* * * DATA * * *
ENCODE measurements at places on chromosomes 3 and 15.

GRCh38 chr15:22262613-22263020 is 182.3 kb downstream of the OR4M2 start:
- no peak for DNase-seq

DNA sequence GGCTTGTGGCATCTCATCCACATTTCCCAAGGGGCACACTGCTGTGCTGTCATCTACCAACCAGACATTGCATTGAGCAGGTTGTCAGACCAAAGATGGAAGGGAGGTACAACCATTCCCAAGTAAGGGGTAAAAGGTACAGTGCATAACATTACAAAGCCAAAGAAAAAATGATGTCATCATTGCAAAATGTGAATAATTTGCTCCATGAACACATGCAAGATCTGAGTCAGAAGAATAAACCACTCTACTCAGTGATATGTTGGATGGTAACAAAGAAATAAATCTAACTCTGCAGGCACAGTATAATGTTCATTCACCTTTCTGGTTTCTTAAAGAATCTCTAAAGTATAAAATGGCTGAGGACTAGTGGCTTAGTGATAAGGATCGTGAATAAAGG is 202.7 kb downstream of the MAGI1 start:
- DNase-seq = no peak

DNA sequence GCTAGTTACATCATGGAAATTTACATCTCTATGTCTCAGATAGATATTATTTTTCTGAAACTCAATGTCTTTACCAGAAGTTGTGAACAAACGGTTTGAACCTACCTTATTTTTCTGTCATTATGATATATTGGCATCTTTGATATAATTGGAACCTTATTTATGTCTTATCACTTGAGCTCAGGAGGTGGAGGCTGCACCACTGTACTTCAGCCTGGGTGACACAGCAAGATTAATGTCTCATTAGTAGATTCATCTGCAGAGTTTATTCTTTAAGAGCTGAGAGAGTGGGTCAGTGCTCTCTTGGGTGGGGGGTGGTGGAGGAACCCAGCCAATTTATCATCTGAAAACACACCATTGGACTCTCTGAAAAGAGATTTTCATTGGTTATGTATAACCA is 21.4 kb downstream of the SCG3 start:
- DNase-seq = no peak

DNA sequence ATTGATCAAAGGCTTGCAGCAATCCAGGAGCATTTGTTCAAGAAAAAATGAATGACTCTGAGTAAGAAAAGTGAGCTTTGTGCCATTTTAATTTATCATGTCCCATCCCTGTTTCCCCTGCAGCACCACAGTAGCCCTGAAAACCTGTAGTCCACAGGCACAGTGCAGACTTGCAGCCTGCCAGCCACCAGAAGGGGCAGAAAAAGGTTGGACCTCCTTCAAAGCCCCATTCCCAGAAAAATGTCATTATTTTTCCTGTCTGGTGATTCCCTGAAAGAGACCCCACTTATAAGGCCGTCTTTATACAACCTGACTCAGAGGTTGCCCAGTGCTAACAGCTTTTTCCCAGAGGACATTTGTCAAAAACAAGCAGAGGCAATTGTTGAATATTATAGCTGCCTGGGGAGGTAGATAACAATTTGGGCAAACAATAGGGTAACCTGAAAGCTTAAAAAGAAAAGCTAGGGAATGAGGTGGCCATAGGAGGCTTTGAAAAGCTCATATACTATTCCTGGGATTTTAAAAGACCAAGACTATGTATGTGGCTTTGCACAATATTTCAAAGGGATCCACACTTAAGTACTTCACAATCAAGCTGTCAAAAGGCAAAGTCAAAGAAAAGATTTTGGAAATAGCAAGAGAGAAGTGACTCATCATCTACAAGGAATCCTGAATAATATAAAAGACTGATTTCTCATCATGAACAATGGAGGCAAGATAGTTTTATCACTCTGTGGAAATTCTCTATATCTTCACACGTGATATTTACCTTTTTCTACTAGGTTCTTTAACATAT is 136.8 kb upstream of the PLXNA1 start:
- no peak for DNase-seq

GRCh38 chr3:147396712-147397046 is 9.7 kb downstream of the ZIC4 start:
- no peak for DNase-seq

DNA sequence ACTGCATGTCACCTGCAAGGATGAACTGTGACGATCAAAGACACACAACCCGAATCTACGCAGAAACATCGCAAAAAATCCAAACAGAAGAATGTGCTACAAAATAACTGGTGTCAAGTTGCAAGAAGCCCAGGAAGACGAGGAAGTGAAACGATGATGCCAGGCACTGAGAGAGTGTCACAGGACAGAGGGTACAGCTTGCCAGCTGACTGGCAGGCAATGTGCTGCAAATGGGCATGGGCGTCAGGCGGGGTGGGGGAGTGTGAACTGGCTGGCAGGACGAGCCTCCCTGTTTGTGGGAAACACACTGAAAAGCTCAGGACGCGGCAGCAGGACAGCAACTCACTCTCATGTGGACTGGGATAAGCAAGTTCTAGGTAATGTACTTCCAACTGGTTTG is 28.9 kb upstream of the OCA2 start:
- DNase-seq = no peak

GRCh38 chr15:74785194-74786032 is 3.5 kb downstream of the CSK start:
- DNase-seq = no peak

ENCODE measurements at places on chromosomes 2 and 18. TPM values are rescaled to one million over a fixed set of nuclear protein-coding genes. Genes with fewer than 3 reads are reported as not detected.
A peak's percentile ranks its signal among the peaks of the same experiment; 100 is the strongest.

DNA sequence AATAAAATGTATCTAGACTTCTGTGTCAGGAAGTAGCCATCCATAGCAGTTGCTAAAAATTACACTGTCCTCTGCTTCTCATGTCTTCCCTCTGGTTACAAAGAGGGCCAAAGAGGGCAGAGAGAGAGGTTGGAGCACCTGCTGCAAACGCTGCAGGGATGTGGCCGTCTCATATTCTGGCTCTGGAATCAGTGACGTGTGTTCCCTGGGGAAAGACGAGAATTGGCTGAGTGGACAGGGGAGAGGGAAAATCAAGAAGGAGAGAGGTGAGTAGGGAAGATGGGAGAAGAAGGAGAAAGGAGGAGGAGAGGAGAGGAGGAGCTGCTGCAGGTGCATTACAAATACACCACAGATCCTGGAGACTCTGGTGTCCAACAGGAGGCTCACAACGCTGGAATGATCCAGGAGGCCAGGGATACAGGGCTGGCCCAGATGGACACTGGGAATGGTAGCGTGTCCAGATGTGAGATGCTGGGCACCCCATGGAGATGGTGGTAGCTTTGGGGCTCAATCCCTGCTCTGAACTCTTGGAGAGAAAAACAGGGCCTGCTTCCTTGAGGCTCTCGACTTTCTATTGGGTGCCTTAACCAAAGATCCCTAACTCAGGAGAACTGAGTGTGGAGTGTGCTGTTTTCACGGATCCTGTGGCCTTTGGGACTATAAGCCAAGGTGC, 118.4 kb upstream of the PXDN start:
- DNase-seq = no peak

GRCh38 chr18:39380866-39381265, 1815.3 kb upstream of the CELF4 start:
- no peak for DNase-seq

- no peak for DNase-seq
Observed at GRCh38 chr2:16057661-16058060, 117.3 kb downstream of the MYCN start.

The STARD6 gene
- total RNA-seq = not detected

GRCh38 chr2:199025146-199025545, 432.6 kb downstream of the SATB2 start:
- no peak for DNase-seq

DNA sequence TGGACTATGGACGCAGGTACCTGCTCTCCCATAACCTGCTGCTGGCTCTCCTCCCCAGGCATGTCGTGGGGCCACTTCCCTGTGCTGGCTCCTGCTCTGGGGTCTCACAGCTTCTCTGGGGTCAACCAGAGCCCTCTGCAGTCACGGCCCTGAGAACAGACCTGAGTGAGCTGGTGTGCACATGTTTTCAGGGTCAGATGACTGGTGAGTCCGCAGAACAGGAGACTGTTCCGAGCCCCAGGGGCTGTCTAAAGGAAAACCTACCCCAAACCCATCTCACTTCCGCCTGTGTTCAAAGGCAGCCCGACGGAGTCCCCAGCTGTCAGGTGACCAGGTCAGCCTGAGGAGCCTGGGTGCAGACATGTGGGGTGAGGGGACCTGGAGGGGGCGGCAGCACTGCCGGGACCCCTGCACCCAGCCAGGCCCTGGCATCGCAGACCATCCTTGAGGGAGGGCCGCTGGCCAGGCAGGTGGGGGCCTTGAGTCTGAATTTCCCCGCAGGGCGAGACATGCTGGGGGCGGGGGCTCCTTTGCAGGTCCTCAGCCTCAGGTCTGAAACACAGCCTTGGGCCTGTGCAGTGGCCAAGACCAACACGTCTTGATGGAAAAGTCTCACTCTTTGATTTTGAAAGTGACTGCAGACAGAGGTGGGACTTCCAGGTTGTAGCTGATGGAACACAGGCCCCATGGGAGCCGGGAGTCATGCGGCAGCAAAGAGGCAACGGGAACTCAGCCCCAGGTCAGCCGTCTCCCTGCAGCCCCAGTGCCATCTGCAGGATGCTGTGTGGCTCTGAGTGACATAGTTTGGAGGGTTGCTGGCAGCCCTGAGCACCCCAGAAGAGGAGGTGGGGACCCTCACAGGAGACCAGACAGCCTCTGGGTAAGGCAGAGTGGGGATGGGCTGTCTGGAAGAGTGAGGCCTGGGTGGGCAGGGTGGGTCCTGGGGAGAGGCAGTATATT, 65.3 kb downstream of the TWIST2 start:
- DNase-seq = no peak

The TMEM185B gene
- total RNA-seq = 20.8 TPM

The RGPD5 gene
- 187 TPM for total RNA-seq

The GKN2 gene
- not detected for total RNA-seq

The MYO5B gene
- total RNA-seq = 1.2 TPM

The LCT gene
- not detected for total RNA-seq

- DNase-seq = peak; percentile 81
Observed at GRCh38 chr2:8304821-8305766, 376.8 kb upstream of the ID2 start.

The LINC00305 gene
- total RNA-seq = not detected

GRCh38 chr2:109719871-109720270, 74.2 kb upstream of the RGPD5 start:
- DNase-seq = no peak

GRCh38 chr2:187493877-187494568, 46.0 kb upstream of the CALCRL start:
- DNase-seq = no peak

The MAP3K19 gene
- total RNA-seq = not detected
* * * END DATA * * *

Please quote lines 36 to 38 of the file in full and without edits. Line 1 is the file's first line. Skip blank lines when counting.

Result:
The MYO5B gene
- total RNA-seq = 1.2 TPM

The LCT gene